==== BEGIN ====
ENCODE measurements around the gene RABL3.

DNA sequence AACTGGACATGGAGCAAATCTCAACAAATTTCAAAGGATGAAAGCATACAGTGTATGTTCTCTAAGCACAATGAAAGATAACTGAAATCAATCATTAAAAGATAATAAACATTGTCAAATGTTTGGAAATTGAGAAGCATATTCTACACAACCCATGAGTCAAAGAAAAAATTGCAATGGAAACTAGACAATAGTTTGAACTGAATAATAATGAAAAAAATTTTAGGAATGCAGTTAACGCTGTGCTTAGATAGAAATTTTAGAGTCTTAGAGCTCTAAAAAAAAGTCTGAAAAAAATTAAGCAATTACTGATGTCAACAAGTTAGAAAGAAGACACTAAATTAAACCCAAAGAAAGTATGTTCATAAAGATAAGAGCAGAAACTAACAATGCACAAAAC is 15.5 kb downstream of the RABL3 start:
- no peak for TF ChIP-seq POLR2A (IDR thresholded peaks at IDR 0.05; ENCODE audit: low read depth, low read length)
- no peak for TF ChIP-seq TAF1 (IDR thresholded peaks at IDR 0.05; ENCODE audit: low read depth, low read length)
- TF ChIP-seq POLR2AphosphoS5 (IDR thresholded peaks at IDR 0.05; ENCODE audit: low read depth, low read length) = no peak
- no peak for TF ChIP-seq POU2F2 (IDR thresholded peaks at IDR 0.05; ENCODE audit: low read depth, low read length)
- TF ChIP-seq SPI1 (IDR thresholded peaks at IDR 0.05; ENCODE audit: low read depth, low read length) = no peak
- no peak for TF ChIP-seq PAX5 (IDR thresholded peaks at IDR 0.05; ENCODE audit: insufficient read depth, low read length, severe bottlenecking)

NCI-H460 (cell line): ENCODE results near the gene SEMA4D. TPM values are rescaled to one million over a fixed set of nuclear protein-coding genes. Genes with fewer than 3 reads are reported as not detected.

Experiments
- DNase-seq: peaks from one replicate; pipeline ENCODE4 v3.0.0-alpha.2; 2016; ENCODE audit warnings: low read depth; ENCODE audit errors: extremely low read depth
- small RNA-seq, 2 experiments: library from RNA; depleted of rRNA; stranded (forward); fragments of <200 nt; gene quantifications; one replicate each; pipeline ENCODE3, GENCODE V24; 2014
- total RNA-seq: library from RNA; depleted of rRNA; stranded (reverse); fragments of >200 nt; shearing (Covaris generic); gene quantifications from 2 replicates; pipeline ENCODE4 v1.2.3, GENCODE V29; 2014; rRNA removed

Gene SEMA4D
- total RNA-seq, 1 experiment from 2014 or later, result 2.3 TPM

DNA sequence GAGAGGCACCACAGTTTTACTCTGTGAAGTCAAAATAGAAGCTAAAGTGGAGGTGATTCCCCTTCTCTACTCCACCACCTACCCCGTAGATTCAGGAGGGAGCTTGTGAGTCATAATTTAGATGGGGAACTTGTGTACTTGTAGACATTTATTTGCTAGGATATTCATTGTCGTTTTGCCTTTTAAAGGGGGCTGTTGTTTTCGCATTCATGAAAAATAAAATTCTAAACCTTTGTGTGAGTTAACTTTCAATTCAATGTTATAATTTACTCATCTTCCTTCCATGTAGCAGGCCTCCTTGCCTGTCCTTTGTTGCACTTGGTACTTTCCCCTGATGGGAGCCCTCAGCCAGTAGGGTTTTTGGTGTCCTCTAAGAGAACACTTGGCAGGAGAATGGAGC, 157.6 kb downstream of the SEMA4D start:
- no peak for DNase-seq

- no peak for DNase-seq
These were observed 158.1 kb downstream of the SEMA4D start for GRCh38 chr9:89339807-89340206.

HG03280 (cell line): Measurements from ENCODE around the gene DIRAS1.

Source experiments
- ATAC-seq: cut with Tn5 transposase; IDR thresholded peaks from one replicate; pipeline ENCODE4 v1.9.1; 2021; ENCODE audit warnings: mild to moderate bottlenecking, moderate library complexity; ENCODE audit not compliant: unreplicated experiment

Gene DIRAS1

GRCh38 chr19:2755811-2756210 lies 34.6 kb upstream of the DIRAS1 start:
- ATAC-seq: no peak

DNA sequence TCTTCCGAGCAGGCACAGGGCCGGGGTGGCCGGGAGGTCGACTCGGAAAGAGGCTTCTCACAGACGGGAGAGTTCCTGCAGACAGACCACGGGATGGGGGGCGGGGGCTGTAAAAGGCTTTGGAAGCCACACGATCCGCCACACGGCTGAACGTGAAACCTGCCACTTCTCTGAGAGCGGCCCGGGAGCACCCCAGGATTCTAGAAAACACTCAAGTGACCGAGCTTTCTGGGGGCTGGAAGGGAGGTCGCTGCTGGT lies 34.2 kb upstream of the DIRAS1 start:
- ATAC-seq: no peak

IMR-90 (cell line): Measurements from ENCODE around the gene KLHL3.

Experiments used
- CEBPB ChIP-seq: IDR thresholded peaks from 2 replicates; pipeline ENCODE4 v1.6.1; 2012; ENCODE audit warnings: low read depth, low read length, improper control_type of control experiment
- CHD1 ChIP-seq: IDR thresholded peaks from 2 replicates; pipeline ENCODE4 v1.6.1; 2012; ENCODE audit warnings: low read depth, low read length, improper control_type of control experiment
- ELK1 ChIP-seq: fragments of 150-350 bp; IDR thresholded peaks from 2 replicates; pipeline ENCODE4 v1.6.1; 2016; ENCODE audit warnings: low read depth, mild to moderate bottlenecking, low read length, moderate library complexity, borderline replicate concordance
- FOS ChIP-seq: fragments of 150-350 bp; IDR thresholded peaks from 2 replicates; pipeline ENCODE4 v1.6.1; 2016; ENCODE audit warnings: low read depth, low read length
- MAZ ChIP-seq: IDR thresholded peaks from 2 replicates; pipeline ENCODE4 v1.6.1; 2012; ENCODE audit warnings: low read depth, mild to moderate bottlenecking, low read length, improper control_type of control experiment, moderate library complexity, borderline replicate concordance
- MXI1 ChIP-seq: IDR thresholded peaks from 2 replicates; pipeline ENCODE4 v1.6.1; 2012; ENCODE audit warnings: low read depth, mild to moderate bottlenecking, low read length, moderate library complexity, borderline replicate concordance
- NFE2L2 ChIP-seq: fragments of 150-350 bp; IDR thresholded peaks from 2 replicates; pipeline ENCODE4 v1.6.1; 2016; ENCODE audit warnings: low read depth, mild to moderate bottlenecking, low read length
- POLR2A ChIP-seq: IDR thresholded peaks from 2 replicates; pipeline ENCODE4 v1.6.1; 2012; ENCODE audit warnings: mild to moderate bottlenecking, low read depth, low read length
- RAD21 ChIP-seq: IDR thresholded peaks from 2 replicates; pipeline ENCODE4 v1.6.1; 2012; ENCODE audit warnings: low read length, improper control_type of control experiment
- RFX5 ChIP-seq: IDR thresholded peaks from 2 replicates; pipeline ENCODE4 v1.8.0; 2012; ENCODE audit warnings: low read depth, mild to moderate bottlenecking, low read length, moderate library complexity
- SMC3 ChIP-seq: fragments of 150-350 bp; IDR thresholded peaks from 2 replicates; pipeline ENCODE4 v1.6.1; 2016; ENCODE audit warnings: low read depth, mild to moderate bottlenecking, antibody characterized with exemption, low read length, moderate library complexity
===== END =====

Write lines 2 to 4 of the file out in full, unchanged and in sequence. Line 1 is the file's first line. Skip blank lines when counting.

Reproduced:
DNA sequence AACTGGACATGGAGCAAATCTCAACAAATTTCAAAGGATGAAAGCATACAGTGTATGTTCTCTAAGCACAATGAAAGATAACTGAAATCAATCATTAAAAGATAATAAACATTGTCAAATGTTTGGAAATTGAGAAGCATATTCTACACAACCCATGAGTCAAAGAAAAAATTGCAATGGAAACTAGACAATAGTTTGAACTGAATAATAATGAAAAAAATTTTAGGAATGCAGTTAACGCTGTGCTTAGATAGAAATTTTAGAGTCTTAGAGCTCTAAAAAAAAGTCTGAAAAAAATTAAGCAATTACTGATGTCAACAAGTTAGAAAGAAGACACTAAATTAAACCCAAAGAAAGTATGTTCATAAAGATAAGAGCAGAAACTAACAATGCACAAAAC is 15.5 kb downstream of the RABL3 start:
- no peak for TF ChIP-seq POLR2A (IDR thresholded peaks at IDR 0.05; ENCODE audit: low read depth, low read length)
- no peak for TF ChIP-seq TAF1 (IDR thresholded peaks at IDR 0.05; ENCODE audit: low read depth, low read length)